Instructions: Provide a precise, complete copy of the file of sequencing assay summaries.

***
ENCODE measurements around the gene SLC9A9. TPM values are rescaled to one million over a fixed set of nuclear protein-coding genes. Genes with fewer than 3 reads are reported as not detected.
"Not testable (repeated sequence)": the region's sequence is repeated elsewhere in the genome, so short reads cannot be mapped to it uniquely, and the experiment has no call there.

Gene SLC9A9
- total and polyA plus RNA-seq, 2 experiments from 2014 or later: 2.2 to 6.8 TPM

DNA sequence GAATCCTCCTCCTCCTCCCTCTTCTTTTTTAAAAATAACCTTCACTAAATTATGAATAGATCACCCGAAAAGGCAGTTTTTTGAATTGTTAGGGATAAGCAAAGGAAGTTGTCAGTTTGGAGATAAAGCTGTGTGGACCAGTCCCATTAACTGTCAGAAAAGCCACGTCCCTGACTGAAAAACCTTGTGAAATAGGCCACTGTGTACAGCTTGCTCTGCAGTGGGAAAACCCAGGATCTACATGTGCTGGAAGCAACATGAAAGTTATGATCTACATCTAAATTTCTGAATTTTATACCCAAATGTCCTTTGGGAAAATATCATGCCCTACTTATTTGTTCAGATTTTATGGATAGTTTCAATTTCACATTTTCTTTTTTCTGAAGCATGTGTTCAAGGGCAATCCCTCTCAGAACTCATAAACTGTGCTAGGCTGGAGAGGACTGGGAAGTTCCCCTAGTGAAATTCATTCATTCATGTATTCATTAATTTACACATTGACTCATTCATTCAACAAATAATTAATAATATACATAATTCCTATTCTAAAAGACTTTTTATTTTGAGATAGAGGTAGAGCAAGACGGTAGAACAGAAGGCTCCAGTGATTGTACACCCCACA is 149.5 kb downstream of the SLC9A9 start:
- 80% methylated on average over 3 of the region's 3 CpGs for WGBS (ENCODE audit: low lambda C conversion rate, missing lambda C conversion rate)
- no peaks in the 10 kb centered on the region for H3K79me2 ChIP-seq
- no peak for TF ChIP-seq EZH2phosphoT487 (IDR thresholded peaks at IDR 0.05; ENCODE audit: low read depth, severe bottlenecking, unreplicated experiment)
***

ENCODE measurements around the gene SLC9A9. TPM values are rescaled to one million over a fixed set of nuclear protein-coding genes. Genes with fewer than 3 reads are reported as not detected.
"Not testable (repeated sequence)": the region's sequence is repeated elsewhere in the genome, so short reads cannot be mapped to it uniquely, and the experiment has no call there.

Gene SLC9A9
- total and polyA plus RNA-seq, 2 experiments from 2014 or later: 2.2 to 6.8 TPM

DNA sequence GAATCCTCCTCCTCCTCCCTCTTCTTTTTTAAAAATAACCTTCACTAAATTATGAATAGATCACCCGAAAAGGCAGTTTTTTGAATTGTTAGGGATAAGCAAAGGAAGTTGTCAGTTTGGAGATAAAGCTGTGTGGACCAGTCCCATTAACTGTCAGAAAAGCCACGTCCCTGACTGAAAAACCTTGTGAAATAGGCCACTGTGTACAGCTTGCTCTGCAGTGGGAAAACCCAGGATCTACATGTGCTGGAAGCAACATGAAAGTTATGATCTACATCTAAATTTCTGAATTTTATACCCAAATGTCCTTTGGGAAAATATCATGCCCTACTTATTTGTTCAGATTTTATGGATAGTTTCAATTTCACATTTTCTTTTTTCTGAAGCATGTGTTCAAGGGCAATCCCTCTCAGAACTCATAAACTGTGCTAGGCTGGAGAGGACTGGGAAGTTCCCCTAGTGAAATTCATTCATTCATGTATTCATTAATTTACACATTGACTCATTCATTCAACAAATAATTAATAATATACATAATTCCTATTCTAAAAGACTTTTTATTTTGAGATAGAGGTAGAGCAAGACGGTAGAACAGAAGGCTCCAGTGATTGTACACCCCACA is 149.5 kb downstream of the SLC9A9 start:
- 80% methylated on average over 3 of the region's 3 CpGs for WGBS (ENCODE audit: low lambda C conversion rate, missing lambda C conversion rate)
- no peaks in the 10 kb centered on the region for H3K79me2 ChIP-seq
- no peak for TF ChIP-seq EZH2phosphoT487 (IDR thresholded peaks at IDR 0.05; ENCODE audit: low read depth, severe bottlenecking, unreplicated experiment)